Technology Integration: Building Controls

May 1, 2007
The Evolution of New Building Technologies

By David L. Brooks

Facilities managers must manage ongoing preventative maintenance, energy demand, and occupant comfort issues with budgets that are continually challenged. Typical of most service professionals, they are challenged to provide excellent customer service by providing safe, healthy, comfortable environments while keeping costs down. To help achieve these goals, various hardware and software technologies address needs such as comfort management, preventive maintenance, hot/cold call resolution, energy management, and operational budget planning.

Technology to promote smart buildings was first introduced in the 1970s. Its high cost initially limited use to large government/state-funded facilities. This early technology could monitor many key building conditions from a single location and minimize the labor to check building environmental conditions. The memory needed to store data over the long term was also expensive, limiting the ability of facility staffs to evaluate building trends. This early technology could not execute the most basic energy strategies commonly employed in today's buildings.

Around the 1980s, the decreasing costs of technology allowed facilities professionals to automatically control all aspects of their buildings. While memory and managing large amounts of data were still difficult and expensive, building systems of the 1980s sufficiently provided the basic tools to minimize resources and manage energy consumption effectively. The technology satisfied the goals of the typical facility management model.

Then technology began its acceleration, leaving the traditional facilities manager "in the dust," so to speak. The facility management model remained as it was 30 years prior. Preventative maintenance, repair, and complaint resolution are still the model for many facilities today. This stagnant evolution can be attributed to a few key industry conditions:

  • The cost of energy has remained relatively low, thereby reducing the incentives to aggressively manage/challenge the typical facility's energy consumption.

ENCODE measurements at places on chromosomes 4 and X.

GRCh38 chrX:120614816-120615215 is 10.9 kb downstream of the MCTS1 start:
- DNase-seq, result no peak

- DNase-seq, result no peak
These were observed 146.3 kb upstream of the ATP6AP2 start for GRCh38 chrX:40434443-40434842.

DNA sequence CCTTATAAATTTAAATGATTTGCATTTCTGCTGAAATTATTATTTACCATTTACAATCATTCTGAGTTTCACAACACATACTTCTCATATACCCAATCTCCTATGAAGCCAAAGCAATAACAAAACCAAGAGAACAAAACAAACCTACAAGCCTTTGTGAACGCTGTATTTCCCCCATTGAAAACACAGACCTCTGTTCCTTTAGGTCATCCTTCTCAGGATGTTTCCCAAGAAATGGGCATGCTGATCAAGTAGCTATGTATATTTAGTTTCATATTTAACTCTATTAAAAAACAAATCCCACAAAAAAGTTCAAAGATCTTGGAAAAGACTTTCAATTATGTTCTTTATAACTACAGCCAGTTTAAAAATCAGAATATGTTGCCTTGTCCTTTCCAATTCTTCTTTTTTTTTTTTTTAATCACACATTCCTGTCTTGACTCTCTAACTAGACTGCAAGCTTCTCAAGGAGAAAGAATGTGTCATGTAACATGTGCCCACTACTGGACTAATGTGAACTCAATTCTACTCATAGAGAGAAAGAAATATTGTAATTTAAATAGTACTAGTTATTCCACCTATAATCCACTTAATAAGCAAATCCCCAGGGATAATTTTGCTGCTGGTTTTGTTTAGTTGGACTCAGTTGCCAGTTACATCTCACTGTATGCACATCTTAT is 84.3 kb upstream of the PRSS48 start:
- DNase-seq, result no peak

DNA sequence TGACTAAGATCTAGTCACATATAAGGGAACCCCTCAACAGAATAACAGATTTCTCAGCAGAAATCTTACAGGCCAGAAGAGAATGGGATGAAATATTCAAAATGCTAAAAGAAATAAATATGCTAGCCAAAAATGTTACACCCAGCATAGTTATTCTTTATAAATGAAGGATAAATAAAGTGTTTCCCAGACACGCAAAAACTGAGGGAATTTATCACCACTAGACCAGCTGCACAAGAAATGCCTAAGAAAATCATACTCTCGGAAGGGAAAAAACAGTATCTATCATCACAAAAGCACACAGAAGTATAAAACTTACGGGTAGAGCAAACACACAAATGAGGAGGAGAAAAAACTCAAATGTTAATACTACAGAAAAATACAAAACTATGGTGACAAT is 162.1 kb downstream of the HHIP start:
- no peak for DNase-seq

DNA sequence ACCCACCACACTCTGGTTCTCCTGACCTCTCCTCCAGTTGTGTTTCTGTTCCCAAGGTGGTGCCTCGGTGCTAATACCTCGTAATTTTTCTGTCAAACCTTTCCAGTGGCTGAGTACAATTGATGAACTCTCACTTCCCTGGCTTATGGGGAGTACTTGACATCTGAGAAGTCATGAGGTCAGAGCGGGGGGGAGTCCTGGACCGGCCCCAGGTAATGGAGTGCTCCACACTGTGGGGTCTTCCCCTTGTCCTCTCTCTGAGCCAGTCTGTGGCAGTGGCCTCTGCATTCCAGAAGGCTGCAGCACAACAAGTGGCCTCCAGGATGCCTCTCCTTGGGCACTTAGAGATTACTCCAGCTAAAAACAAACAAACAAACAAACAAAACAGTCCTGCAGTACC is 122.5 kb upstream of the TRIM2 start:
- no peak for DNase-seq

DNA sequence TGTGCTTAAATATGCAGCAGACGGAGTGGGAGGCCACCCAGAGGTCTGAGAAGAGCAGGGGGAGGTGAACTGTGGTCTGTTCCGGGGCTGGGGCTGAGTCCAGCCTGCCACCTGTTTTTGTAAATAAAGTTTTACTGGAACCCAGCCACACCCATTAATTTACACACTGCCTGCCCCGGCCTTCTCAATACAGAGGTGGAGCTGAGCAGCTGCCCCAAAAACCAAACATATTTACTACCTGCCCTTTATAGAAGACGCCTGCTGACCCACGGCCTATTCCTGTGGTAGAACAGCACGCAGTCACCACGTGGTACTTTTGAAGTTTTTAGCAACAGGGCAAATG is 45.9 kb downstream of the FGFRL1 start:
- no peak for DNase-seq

• The cost of computer memory prevented long-term data storage (mass storage) and associated systems analysis. The cost of memory has only recently become a nonissue.
  • There has been little desire to change the status quo, especially in large organizations. This can be attributed to departmental silos and the inability of a few people to create change in an organization.

The "Technology Gap" curve (Figure 1) shows an almost flat innovation line for both facilities management functions and the traditional mechanical, electrical, and plumbing (MEP) design industry. The technology curve followed a similar flat profile until the '80s, when DDC systems hit the scene, becoming affordable to medium to large facilities. As noted in Figure 1, technology has grown exponentially, leaving the facilities management industry to carry on the status quo.

It is important to note here that the current technological state of smart building technologies has advanced well beyond the technical capabilities of the traditional HVAC mechanic. This gap will continue to grow larger until the facilities management industry begins to look at new models and take advantage of all technology available to them. There is plenty of blame to go around, but it is everyone's responsibility (architect/engineer, owner, and vendors) to begin the long road of catch-up. Facilities managers must be encouraged to consider new processes and business models, designers and consultants must be educated on the technologies available to their clients, and vendors must focus more on applications and solutions and less on product throughput.

David L. Brooks, PE, is a project manager for the technology group of the Gainesville, FL, office of Affiliated Engineers Inc. (AEI), a consulting, engineering, and technology firm. He is a participating member and consultant for the recently formed Building Automation Institute.

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